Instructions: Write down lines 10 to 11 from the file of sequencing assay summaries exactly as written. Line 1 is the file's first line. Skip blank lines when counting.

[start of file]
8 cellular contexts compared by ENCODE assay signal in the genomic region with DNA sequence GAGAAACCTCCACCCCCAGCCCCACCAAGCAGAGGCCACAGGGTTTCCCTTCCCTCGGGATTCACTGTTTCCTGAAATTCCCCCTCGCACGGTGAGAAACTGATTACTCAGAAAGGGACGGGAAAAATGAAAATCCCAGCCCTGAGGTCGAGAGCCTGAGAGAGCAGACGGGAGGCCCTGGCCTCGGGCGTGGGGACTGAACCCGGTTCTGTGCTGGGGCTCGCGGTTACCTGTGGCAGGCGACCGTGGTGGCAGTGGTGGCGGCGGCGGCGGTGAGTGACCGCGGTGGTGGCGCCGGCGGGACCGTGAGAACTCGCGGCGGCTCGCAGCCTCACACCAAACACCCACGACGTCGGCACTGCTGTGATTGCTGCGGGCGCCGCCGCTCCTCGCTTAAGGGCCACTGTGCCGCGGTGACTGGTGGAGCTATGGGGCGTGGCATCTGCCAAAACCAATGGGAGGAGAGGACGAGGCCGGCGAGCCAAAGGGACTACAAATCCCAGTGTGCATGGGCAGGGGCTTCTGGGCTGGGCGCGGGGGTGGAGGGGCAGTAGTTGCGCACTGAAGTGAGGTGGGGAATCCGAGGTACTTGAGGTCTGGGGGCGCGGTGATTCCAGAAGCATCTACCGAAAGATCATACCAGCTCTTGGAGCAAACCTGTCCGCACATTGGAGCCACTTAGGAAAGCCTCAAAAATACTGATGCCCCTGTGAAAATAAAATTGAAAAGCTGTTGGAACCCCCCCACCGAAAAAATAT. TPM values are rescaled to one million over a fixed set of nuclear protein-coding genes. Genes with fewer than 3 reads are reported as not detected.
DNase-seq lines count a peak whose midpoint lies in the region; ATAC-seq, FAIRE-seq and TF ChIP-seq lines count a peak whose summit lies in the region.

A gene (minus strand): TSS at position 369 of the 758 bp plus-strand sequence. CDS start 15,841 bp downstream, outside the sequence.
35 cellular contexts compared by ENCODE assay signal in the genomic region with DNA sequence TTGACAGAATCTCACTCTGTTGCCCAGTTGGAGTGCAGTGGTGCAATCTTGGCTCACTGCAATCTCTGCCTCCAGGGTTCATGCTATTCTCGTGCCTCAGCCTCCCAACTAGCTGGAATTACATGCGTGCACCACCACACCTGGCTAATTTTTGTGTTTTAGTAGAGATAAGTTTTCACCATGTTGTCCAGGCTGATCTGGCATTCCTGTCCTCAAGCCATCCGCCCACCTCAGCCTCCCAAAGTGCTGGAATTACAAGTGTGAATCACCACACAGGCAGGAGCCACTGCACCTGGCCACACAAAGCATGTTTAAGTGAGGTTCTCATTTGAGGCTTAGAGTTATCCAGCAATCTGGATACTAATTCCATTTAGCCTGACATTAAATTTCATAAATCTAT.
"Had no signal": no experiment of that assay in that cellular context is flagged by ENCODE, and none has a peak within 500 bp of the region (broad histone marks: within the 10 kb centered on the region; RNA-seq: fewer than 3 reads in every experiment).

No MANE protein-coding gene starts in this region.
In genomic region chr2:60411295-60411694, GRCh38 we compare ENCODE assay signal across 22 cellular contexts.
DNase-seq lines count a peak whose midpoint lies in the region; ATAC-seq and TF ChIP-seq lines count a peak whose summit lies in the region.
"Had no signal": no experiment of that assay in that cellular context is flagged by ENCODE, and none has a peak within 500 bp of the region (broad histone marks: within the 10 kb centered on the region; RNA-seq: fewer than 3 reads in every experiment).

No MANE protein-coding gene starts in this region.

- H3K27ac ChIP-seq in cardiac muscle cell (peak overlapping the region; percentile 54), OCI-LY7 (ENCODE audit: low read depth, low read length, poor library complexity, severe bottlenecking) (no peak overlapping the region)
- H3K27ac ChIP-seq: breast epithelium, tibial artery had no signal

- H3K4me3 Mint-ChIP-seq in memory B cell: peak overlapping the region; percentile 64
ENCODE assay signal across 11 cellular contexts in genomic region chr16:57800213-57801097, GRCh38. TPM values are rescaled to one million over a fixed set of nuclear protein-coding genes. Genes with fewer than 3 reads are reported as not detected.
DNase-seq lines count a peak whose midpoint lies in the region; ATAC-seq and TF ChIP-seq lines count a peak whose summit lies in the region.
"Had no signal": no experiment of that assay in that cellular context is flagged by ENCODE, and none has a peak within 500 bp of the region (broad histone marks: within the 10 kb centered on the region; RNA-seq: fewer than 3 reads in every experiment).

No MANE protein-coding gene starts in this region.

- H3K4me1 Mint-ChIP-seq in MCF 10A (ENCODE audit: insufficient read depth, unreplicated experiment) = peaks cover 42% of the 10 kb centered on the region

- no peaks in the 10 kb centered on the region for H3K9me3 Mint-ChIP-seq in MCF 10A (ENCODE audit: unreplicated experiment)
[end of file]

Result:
No MANE protein-coding gene starts in this region.

- H3K27ac ChIP-seq in cardiac muscle cell (peak overlapping the region; percentile 54), OCI-LY7 (ENCODE audit: low read depth, low read length, poor library complexity, severe bottlenecking) (no peak overlapping the region)